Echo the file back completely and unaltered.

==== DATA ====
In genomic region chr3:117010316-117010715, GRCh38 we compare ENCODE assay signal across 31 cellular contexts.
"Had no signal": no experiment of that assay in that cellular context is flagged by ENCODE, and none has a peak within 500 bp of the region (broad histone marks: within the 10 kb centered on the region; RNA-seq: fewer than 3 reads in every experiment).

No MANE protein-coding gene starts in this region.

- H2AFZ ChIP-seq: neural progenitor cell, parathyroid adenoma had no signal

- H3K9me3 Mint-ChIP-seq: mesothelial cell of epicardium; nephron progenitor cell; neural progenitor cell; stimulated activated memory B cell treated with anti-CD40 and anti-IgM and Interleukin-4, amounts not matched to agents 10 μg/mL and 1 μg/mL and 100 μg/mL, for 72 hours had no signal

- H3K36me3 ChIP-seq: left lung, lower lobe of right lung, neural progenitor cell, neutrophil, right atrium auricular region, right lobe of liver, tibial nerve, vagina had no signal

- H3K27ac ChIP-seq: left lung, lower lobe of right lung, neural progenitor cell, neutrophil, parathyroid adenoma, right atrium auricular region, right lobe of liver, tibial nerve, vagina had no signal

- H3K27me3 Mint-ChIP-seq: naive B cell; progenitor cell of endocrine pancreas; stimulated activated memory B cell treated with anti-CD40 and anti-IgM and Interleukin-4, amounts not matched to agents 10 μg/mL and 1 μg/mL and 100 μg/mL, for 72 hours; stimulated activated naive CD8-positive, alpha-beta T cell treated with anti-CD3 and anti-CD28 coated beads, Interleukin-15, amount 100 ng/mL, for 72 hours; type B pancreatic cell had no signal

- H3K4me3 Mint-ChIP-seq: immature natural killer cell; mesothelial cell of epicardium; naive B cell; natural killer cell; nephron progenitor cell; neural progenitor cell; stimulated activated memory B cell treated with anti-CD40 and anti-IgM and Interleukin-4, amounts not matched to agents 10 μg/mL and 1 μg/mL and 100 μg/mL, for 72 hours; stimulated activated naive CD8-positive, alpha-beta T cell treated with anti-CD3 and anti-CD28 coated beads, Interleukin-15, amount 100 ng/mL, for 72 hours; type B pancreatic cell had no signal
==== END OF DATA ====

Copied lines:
In genomic region chr3:117010316-117010715, GRCh38 we compare ENCODE assay signal across 31 cellular contexts.
"Had no signal": no experiment of that assay in that cellular context is flagged by ENCODE, and none has a peak within 500 bp of the region (broad histone marks: within the 10 kb centered on the region; RNA-seq: fewer than 3 reads in every experiment).

No MANE protein-coding gene starts in this region.

- H2AFZ ChIP-seq: neural progenitor cell, parathyroid adenoma had no signal

- H3K9me3 Mint-ChIP-seq: mesothelial cell of epicardium; nephron progenitor cell; neural progenitor cell; stimulated activated memory B cell treated with anti-CD40 and anti-IgM and Interleukin-4, amounts not matched to agents 10 μg/mL and 1 μg/mL and 100 μg/mL, for 72 hours had no signal

- H3K36me3 ChIP-seq: left lung, lower lobe of right lung, neural progenitor cell, neutrophil, right atrium auricular region, right lobe of liver, tibial nerve, vagina had no signal

- H3K27ac ChIP-seq: left lung, lower lobe of right lung, neural progenitor cell, neutrophil, parathyroid adenoma, right atrium auricular region, right lobe of liver, tibial nerve, vagina had no signal

- H3K27me3 Mint-ChIP-seq: naive B cell; progenitor cell of endocrine pancreas; stimulated activated memory B cell treated with anti-CD40 and anti-IgM and Interleukin-4, amounts not matched to agents 10 μg/mL and 1 μg/mL and 100 μg/mL, for 72 hours; stimulated activated naive CD8-positive, alpha-beta T cell treated with anti-CD3 and anti-CD28 coated beads, Interleukin-15, amount 100 ng/mL, for 72 hours; type B pancreatic cell had no signal

- H3K4me3 Mint-ChIP-seq: immature natural killer cell; mesothelial cell of epicardium; naive B cell; natural killer cell; nephron progenitor cell; neural progenitor cell; stimulated activated memory B cell treated with anti-CD40 and anti-IgM and Interleukin-4, amounts not matched to agents 10 μg/mL and 1 μg/mL and 100 μg/mL, for 72 hours; stimulated activated naive CD8-positive, alpha-beta T cell treated with anti-CD3 and anti-CD28 coated beads, Interleukin-15, amount 100 ng/mL, for 72 hours; type B pancreatic cell had no signal